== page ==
Chapter 9


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Chapter 9

  1. 1. Psychology Over the Life Span<br />Growing Up,<br />Growing Older, <br />Growing Wiser<br />
  2. 2. Having Children<br />Do you want to have children some day? Why or why not? <br />What are some reasons why people would or wouldn’t want kids?<br />
  3. 3. Getting a Start in Life<br />Gametes<br />Sperm<br />Egg<br />Chromosomes<br />XX = female<br />XY = male<br />Review<br />DNA exists as two long, paired strands spiraled into the famous double helix. <br />The 3 billion base pairs are organized into 23 pairs of chromosomes (one set of pair inherited from the mother and one from the father). <br />
  4. 4. Stages of Developmentin the Womb<br />Trimesters<br />Zygote<br />A fertilized egg<br />Embryo<br />2 weeks to 8 weeks after conception<br />Fetus<br />8 weeks until birth<br />
  5. 5. Teratogens<br />Maternal illness<br />Chicken pox, rubella, HIV<br />Alcohol and drugs<br />Alcohol, heroin, cocaine <br />Caffeine and smoking<br />Diet and pollution<br />Malnutrition<br />Too much methymercury-contain fish (such as tuna) Maternal stressors<br />
  6. 6. Vulnerability in Prenatal Development<br />
  7. 7. Reflexes Present at Birth<br />Withdrawal (10 days)<br />Stepping (2 months)<br />Sucking (3 months)<br />Rooting (3-4 months)<br />Palmar grasp (4 months)<br />Startle (5 months)<br />Swimming (6 months)<br />Tonic neck (7 months)<br />Plantar (1 year)<br />Babinski (1 year)<br />Eye blink (life)<br />
  8. 8. Temperament<br />Types<br />Approach style<br />Withdrawal style<br />Easy<br />Difficult<br />Biological factors<br />Nurturing experiences<br />
  9. 9. Physical and Motor Development Milestones<br />Baby’s first steps<br />
  10. 10. Infancy and Childhood<br />Perceptual development<br />Visual perception<br />Visual cliff experiment<br />Habituation technique<br />Auditory perception<br />
  11. 11. Jean Piaget<br />Schema<br /> Accommodation Assimilation<br />
  12. 12. Jean Piaget<br />Periods of cognitive development<br />Sensorimotor<br />Preoperational<br />Concrete operations<br />Formal operations<br />
  13. 13. Sensorimotor Period<br />Age<br />0–2 years<br />Major achievements<br />Object permanence<br />Imitation<br />
  14. 14. Preoperational Period<br />Age<br />2–7 years<br />Major achievement<br />Capacity for mental representation<br />Egocentrism<br />
  15. 15. Concrete Operations Period<br />Age<br />7–11 years<br />Major achievements<br />Can take another person’s perspective<br />Classifying objects<br />Conservation and other reversible mental operations<br />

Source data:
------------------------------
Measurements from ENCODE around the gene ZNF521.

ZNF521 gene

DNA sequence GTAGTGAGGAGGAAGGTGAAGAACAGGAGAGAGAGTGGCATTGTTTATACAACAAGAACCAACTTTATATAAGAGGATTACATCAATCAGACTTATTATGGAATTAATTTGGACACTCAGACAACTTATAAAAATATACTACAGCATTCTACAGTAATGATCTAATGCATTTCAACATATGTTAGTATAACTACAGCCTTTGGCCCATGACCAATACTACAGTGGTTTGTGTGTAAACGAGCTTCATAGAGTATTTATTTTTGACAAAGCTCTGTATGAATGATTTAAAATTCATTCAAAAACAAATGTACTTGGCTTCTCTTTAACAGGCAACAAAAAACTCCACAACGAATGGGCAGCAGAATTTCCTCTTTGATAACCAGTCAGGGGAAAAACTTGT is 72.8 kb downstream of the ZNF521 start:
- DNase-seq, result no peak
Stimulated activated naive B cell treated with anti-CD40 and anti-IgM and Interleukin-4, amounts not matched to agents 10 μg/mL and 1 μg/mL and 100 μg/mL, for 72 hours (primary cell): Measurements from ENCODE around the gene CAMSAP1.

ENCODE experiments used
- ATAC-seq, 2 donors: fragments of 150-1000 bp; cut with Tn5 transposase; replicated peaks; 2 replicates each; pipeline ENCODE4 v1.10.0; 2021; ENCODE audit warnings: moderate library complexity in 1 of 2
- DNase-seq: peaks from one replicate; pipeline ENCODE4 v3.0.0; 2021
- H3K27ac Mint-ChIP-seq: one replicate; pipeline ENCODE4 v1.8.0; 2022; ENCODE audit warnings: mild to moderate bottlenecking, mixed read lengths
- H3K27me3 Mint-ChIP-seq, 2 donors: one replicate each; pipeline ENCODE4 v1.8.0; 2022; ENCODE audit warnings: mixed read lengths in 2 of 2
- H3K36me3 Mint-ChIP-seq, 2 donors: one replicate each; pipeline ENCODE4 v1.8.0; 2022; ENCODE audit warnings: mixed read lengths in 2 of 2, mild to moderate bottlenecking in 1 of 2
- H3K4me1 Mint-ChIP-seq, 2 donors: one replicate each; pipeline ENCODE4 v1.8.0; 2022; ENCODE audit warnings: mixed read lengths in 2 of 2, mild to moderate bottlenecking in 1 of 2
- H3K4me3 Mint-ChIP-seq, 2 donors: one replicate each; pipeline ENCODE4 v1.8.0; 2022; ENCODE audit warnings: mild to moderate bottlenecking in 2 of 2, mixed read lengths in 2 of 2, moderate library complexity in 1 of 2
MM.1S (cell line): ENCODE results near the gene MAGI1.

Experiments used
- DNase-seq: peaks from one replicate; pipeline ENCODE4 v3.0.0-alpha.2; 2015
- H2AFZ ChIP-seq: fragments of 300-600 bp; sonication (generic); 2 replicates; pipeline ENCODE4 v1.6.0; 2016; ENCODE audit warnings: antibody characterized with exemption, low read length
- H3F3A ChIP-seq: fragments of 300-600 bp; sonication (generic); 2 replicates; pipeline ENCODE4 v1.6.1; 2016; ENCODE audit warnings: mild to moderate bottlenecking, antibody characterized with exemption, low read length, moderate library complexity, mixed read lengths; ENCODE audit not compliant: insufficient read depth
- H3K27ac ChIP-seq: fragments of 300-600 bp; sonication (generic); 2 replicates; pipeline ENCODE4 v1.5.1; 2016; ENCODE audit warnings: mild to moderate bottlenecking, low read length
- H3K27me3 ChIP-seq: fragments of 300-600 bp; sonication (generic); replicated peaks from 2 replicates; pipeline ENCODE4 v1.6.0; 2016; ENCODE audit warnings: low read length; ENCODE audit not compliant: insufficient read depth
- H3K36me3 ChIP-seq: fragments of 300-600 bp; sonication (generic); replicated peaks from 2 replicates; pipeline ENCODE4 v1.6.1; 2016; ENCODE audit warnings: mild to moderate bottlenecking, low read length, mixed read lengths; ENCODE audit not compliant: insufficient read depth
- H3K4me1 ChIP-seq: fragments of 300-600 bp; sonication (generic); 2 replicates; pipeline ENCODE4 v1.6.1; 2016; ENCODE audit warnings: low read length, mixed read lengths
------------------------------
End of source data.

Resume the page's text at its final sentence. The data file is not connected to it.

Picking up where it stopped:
16. 16. Formal Operations Period<br />Age<br />11 years (at the earliest)<br />Major achievements<br />Abstract concepts<br />Logic<br />Reversibility<br />Hypothetical thinking<br />
  17. 17. Attachment<br />Harlow’s monkeys<br />Importance of comfort contact<br />Separation anxiety<br />Ainsworth: Strange Situation experiments<br />Secure attachment<br />Avoidant attachment<br />Resistant attachment<br />Disorganized/disoriented attachment<br />
  18. 18. Adolescence: Physical developmentPuberty<br />What are some of physical changes that boys and girls experience during adolescence?<br />Boys and girls experience puberty earlier than in the past. Impact?<br />How do the changes influence them psychologically?<br />Is early versus late puberty a good <br /> or bad thing? Does it vary by gender?<br />
  19. 19. Adolescence<br />Cognitive development<br />Abstract reasoning<br />Adolescent egocentrism<br />Imaginary audience<br />Peer pressure<br />
  20. 20. What Behaviors Characterized the Social and Emotional Development of Adolescents?<br />Conflicts with parents<br />Most frequent in early adolescence<br />Most intense in mid-adolescence<br />Mood swings<br />Depression<br />Loneliness<br />Suicide<br />Risk taking<br />Peer relationships<br />
  21. 21. Adolescence<br />Do adolescents have more problems than younger kids and older young adults?<br />Is it worse for boys or girls? Do they cope differently?<br />Do parents have different dating rules for boys or girls? Why or why not?<br />
  22. 22. Adulthood and Aging<br />The changing body<br />Genes<br />Environment<br />Menopause (for women)<br />
  23. 23. Adulthood and Aging<br />Perception<br />Cataracts<br />Hearing<br />Smell<br />Memory<br />Recall of specific episodic memories<br />Working memory<br />
  24. 24. Adulthood and Aging<br />Intelligence and specific abilities<br />Fluid intelligence<br />Crystallized intelligence<br />
  25. 25. Euthanasia<br />Jack Kevorkianis an American pathologist, who is most noted for publicly championing a terminal patient&apos;s right to die via physician-assisted suicide; This is active euthanasia (i.e., active steps are taken to short the person’s life). <br />Terri Schiavosuffered brain damage and became dependent on a feeding tube. In 1998, Michael Schiavo, her husband and guardian, petitioned the Pinellas County Circuit Court to remove her feeding tube. Removing the feeding tube would be passive euthanasia (i.e., steps are not taken to keep the person alive).<br />Is passive or active euthanasia every justified? If so, under what circumstances? <br />What moral issues does passive or active euthanasia raise? <br />Are any abuses possible?<br />